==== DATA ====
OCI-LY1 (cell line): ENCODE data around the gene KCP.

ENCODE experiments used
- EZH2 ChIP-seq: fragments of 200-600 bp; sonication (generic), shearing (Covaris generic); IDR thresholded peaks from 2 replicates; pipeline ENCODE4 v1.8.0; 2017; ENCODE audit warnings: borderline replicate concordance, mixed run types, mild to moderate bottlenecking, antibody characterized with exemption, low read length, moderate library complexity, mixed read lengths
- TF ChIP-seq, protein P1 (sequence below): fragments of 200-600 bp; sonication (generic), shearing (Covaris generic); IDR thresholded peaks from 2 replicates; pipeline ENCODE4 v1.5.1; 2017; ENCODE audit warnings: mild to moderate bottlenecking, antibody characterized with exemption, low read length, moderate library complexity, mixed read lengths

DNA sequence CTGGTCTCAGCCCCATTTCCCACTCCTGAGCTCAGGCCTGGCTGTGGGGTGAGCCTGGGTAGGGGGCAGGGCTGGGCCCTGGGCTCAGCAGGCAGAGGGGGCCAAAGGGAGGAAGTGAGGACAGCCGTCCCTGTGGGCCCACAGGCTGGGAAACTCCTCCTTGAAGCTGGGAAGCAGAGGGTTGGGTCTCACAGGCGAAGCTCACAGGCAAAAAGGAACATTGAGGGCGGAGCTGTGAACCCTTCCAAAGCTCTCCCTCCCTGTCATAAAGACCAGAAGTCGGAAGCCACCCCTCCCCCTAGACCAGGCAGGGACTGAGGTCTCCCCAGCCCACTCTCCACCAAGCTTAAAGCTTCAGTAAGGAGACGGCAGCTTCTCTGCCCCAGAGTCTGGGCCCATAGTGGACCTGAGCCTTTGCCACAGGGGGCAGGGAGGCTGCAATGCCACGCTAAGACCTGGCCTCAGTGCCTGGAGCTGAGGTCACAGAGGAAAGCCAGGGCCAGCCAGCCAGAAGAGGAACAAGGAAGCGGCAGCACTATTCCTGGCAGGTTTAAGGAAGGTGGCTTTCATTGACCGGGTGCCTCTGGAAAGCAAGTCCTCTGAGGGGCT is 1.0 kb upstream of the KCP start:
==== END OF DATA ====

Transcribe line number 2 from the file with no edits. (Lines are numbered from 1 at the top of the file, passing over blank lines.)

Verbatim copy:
ENCODE experiments used